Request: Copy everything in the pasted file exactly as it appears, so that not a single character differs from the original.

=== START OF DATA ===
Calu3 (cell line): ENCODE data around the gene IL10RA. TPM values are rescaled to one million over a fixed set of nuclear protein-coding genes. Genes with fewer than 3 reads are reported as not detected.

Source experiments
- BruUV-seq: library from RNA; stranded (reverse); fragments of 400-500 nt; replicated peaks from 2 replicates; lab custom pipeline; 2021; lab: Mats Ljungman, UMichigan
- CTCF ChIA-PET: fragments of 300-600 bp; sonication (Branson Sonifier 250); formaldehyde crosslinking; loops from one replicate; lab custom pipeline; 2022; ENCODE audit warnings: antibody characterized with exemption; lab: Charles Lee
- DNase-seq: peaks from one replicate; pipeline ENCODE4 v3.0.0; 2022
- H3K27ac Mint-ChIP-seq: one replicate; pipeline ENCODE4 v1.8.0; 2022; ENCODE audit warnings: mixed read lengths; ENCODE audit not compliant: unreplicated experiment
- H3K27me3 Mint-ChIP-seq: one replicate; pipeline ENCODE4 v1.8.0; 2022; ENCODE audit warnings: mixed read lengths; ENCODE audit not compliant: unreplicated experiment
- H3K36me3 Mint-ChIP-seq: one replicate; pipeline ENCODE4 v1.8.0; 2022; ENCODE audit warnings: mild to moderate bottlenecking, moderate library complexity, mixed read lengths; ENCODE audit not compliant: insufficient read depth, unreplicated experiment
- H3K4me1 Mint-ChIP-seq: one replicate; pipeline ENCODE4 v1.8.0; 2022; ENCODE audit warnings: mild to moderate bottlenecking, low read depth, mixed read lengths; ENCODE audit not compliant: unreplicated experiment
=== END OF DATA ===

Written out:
Calu3 (cell line): ENCODE data around the gene IL10RA. TPM values are rescaled to one million over a fixed set of nuclear protein-coding genes. Genes with fewer than 3 reads are reported as not detected.

Source experiments
- BruUV-seq: library from RNA; stranded (reverse); fragments of 400-500 nt; replicated peaks from 2 replicates; lab custom pipeline; 2021; lab: Mats Ljungman, UMichigan
- CTCF ChIA-PET: fragments of 300-600 bp; sonication (Branson Sonifier 250); formaldehyde crosslinking; loops from one replicate; lab custom pipeline; 2022; ENCODE audit warnings: antibody characterized with exemption; lab: Charles Lee
- DNase-seq: peaks from one replicate; pipeline ENCODE4 v3.0.0; 2022
- H3K27ac Mint-ChIP-seq: one replicate; pipeline ENCODE4 v1.8.0; 2022; ENCODE audit warnings: mixed read lengths; ENCODE audit not compliant: unreplicated experiment
- H3K27me3 Mint-ChIP-seq: one replicate; pipeline ENCODE4 v1.8.0; 2022; ENCODE audit warnings: mixed read lengths; ENCODE audit not compliant: unreplicated experiment
- H3K36me3 Mint-ChIP-seq: one replicate; pipeline ENCODE4 v1.8.0; 2022; ENCODE audit warnings: mild to moderate bottlenecking, moderate library complexity, mixed read lengths; ENCODE audit not compliant: insufficient read depth, unreplicated experiment
- H3K4me1 Mint-ChIP-seq: one replicate; pipeline ENCODE4 v1.8.0; 2022; ENCODE audit warnings: mild to moderate bottlenecking, low read depth, mixed read lengths; ENCODE audit not compliant: unreplicated experiment